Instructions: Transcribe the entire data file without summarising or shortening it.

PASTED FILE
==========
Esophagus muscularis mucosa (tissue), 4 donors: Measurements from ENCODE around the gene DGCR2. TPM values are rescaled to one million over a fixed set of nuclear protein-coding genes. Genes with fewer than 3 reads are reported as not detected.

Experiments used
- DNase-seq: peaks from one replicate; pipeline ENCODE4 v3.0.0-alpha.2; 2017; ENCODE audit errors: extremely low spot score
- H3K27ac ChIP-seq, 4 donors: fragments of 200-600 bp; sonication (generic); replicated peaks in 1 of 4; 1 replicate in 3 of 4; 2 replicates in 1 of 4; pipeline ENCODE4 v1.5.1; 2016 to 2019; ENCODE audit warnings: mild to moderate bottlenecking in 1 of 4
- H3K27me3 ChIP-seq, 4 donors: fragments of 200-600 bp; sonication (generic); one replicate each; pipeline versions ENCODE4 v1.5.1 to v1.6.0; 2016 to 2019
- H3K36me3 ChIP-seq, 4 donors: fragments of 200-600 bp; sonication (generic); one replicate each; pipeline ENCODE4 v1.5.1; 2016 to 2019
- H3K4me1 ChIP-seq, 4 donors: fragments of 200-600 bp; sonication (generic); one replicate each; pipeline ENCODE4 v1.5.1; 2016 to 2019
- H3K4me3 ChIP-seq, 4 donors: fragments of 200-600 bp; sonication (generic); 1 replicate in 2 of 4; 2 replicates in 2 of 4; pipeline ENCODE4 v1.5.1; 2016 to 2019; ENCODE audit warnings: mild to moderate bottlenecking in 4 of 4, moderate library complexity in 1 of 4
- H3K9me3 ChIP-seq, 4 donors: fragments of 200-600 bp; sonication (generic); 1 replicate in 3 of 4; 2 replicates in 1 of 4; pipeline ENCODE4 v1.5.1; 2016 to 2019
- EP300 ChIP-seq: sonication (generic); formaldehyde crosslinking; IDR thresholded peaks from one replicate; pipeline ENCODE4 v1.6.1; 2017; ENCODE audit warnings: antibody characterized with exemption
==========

Esophagus muscularis mucosa (tissue), 4 donors: Measurements from ENCODE around the gene DGCR2. TPM values are rescaled to one million over a fixed set of nuclear protein-coding genes. Genes with fewer than 3 reads are reported as not detected.

Experiments used
- DNase-seq: peaks from one replicate; pipeline ENCODE4 v3.0.0-alpha.2; 2017; ENCODE audit errors: extremely low spot score
- H3K27ac ChIP-seq, 4 donors: fragments of 200-600 bp; sonication (generic); replicated peaks in 1 of 4; 1 replicate in 3 of 4; 2 replicates in 1 of 4; pipeline ENCODE4 v1.5.1; 2016 to 2019; ENCODE audit warnings: mild to moderate bottlenecking in 1 of 4
- H3K27me3 ChIP-seq, 4 donors: fragments of 200-600 bp; sonication (generic); one replicate each; pipeline versions ENCODE4 v1.5.1 to v1.6.0; 2016 to 2019
- H3K36me3 ChIP-seq, 4 donors: fragments of 200-600 bp; sonication (generic); one replicate each; pipeline ENCODE4 v1.5.1; 2016 to 2019
- H3K4me1 ChIP-seq, 4 donors: fragments of 200-600 bp; sonication (generic); one replicate each; pipeline ENCODE4 v1.5.1; 2016 to 2019
- H3K4me3 ChIP-seq, 4 donors: fragments of 200-600 bp; sonication (generic); 1 replicate in 2 of 4; 2 replicates in 2 of 4; pipeline ENCODE4 v1.5.1; 2016 to 2019; ENCODE audit warnings: mild to moderate bottlenecking in 4 of 4, moderate library complexity in 1 of 4
- H3K9me3 ChIP-seq, 4 donors: fragments of 200-600 bp; sonication (generic); 1 replicate in 3 of 4; 2 replicates in 1 of 4; pipeline ENCODE4 v1.5.1; 2016 to 2019
- EP300 ChIP-seq: sonication (generic); formaldehyde crosslinking; IDR thresholded peaks from one replicate; pipeline ENCODE4 v1.6.1; 2017; ENCODE audit warnings: antibody characterized with exemption